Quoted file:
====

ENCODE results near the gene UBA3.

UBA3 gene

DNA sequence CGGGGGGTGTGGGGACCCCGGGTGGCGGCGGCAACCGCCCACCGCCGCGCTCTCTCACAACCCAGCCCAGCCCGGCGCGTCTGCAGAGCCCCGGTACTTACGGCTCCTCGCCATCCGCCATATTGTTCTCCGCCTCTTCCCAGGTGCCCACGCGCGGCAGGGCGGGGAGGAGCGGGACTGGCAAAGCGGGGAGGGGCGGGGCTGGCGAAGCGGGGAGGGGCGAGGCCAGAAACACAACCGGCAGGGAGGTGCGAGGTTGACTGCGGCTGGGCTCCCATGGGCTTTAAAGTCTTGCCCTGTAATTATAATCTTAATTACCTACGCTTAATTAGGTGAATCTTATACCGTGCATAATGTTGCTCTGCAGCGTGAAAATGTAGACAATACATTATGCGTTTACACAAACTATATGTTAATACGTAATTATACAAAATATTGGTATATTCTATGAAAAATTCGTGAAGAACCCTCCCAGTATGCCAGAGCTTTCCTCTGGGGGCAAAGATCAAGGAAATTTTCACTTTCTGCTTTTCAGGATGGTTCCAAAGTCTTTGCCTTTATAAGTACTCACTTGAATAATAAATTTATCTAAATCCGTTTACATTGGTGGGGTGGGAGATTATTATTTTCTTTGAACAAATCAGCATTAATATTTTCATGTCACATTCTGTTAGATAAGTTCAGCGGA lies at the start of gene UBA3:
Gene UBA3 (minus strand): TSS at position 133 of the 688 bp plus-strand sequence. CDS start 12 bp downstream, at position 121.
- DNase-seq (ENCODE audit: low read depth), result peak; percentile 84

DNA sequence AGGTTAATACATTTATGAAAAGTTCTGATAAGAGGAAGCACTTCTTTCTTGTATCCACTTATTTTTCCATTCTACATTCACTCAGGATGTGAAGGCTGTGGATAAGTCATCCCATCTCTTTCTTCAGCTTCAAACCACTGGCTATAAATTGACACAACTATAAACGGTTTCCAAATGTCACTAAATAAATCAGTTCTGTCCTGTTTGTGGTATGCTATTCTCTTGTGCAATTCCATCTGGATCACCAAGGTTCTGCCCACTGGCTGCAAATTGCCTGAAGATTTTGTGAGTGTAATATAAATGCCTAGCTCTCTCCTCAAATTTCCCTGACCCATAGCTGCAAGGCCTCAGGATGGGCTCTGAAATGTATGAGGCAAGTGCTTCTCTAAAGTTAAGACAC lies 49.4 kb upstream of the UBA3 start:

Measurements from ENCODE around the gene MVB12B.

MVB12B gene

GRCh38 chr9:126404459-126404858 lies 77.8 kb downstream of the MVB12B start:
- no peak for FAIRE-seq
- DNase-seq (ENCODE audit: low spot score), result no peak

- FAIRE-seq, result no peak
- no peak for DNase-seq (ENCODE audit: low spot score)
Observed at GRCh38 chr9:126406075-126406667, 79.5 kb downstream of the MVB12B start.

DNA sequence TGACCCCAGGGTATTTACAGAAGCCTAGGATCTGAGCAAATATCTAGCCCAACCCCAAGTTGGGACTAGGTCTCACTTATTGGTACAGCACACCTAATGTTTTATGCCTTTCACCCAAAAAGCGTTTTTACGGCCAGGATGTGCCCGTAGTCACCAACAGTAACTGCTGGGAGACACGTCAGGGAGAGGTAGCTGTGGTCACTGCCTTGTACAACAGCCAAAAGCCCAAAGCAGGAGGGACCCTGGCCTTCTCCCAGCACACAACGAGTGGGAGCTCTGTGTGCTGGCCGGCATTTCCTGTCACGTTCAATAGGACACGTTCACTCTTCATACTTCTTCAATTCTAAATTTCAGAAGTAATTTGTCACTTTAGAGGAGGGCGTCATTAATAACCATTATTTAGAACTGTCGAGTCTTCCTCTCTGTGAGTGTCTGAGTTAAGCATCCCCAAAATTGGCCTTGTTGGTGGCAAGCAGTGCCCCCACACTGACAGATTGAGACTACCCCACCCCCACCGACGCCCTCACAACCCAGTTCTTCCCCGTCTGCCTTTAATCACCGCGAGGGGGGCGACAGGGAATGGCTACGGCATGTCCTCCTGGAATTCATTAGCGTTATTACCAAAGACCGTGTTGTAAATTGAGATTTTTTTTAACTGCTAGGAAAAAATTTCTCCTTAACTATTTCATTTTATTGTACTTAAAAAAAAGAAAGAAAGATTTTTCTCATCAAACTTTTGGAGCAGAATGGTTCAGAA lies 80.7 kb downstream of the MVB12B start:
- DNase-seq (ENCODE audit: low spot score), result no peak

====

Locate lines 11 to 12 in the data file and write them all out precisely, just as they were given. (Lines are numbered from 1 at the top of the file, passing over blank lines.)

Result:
- DNase-seq (ENCODE audit: low spot score), result no peak

- FAIRE-seq, result no peak